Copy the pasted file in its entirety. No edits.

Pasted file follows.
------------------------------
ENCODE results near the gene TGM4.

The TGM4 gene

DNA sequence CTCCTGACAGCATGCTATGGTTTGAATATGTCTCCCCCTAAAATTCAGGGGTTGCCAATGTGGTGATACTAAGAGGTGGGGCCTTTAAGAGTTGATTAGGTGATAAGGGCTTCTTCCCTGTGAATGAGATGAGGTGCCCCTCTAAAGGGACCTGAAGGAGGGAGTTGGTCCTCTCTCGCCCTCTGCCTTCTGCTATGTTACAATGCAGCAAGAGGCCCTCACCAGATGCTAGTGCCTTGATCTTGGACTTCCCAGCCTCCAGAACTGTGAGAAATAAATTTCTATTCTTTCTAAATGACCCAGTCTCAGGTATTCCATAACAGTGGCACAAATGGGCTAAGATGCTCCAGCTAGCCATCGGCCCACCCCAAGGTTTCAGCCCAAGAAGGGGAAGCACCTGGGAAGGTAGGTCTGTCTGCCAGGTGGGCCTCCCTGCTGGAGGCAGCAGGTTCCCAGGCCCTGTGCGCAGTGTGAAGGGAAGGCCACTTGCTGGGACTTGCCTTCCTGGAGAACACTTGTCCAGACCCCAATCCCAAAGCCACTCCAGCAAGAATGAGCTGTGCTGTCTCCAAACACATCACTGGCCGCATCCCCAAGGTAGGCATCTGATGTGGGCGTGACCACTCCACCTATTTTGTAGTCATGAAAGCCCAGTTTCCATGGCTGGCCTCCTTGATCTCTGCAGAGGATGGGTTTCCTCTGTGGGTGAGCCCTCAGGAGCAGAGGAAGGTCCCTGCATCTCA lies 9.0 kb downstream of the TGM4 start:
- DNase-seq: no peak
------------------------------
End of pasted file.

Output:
ENCODE results near the gene TGM4.

The TGM4 gene

DNA sequence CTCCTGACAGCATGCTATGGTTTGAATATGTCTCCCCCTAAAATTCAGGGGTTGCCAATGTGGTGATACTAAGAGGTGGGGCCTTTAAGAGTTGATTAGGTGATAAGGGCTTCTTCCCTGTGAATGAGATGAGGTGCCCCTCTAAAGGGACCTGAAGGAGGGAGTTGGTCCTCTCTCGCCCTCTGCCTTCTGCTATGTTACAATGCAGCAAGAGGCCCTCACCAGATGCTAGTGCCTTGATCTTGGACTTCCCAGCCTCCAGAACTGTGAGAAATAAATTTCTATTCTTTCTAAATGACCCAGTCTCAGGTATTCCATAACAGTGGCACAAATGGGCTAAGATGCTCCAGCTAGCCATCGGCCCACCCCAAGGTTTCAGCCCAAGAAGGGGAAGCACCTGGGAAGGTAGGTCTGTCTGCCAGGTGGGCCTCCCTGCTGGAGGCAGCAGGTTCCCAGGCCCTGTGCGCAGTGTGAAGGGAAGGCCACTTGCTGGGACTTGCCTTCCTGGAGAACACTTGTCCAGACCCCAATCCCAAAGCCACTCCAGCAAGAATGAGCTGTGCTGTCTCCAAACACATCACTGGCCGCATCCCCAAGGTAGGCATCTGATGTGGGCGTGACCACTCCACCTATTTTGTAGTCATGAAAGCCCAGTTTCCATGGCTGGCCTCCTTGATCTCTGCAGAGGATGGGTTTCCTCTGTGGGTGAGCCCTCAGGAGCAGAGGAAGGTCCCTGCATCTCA lies 9.0 kb downstream of the TGM4 start:
- DNase-seq: no peak